In these situations, IT may be seen as a shared services—and CIOs may have to counter the perception of IT as a tactical order-taker. However, in the event that an enterprise-wide business change is required, a COO reporting line can help CIOs with the challenging task of engaging business leaders to reach agreement on common technologies, architectures, and processes.
Deloitte data suggests that reporting to the board or executive committee is less common in the United States than in other parts of the world. Only 10 percent of global CIOs surveyed report to the board—and no US CIOs surveyed indicated a board reporting relationship.
CIOs who report to the board or executive committee can gain the advantage of visibility and access to leadership, yet interactions may be infrequent. And unless they reset expectations, these CIOs may find themselves focusing on top board-level concerns such as cost, cybersecurity, and risk at the expense of innovation and business transformation.
As CIOs contemplate organizational structure and how to make the most of reporting line and relationships with business leaders and key stakeholders, they can consider the following:
CIOs can be strategic regardless of reporting line. CIOs that don’t report to the chief executive can still align strategically to business objectives and lead technology-driven business transformation. As long as they report to an influential business leader who understands, supports, and advocates for technology as a key component of corporate strategy, the needs of the business, board, and shareholders will ultimately percolate down to the CIO. Ultimately, what really matters is that the CIO—and by extension, IT—has a seat at the strategic table.
Aligning mission and brand with business strategy can foster consistency. Before the IT team and strategy can be aligned with corporate strategy, the CIO’s mission and brand must reflect business needs. For example, does the business need the CIO to serve as an operational disciplinarian, a leader of business transformation, or a driver of technology-enabled business strategy? Aligning mission and brand to the needs of the business can help crystallize the CIO’s vision and bring clarity and consistency that will filter through to the IT team.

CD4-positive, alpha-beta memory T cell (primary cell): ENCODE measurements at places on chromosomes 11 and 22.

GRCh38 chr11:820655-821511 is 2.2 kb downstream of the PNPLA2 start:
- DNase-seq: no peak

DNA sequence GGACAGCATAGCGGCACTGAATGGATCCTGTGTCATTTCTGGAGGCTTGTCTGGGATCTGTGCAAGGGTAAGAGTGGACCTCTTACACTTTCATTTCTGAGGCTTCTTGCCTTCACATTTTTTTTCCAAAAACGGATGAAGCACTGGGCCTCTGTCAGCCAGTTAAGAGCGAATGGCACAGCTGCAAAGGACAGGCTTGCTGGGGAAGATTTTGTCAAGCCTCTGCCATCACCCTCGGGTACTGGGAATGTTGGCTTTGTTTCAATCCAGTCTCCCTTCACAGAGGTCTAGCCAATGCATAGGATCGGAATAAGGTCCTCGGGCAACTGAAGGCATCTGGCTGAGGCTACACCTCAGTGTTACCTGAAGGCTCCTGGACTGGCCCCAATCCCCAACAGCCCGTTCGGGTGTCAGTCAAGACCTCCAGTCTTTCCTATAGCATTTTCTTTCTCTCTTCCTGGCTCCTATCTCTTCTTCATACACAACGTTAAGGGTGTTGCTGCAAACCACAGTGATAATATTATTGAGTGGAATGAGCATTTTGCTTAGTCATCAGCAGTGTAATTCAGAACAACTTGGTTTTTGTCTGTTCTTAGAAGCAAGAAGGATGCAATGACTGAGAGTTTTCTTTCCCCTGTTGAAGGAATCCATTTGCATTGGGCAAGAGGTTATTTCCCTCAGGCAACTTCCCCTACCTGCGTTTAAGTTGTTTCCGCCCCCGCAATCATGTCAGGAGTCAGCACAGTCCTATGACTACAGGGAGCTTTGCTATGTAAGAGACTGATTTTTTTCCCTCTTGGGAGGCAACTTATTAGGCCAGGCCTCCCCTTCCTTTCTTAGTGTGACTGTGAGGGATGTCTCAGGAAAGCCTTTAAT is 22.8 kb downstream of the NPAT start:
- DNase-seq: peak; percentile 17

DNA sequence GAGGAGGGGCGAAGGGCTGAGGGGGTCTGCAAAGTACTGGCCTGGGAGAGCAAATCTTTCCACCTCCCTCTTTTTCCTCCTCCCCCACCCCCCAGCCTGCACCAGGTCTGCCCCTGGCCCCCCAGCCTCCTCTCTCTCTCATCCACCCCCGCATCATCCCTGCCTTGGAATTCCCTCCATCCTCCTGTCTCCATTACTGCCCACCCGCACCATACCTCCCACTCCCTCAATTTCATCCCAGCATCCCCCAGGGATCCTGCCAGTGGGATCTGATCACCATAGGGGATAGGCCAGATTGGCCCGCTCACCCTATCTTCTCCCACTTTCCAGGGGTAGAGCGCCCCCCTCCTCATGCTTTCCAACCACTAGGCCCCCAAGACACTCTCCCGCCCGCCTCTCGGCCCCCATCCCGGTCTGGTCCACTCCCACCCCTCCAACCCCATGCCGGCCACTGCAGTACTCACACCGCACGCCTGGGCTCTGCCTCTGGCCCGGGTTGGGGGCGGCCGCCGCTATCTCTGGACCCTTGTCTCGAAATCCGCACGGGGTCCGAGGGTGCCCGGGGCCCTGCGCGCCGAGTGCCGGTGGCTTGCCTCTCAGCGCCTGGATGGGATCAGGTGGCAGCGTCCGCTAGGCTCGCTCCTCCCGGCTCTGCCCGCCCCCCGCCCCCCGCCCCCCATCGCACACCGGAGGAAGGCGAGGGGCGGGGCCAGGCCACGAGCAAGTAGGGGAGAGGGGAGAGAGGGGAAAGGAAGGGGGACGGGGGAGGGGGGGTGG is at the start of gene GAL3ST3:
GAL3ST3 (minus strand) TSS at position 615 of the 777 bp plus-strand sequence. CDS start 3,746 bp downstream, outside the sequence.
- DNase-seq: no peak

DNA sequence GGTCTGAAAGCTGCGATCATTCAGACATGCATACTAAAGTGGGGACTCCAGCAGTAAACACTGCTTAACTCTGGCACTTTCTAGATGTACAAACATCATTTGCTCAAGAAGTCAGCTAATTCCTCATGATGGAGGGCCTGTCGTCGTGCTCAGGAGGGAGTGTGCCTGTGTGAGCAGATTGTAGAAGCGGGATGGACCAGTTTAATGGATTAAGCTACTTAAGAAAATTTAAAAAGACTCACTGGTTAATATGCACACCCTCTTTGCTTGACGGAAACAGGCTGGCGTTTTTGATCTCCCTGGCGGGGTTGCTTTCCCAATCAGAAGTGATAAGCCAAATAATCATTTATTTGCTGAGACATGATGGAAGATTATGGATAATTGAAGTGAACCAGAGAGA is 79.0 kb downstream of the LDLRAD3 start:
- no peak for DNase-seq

Business acumen can bring credibility. CIOs who complement their technology expertise with strong business skills and industry knowledge can understand business issues and challenges and help identify potential technology-driven solutions. Demonstrating business know-how can help CIOs—especially those that don’t report to the CEO—raise their profiles and gain a seat at the executive leadership committee table.
Relationship-building can help CIOs be more strategic. Regardless of where the CIO reports, it can be important to cultivate significant executive relationships with the CEO, CFO, COO, other key C-suite occupants, board members, and other functional leaders. Develop a relationship road map that takes into account personality, motivation, and expectations and includes planned, formal, and informal interactions. Furthermore, CIOs can enable their IT teams to create relationships to drive confidence and develop trust at all levels across the organization.
The proof is in the IT delivery pudding. Delivering consistent, reliable, and efficient technology to the business is the prerequisite to influencing business strategy and getting a seat at the table, regardless of reporting relationship. If the outcomes of technology initiatives do not add value to business objectives, the CIO reporting relationship ultimately will not matter.
CEO reporting is mandatory in many situations. In organizations where the CIO is leading digital strategy, it’s critical for the CIO to report to the CEO. Digital transformation requires buy-in, support, and active involvement from the chief executive. Technology change is often the most straightforward aspect of digital transformation; it can be far more challenging to tame organizational resistance. When digital transformation, technology-driven innovation or disruption, or other technology-focused initiative is a key business initiative, CIOs may find it easier to garner necessary resources and drive cultural change with the direct support of the CEO.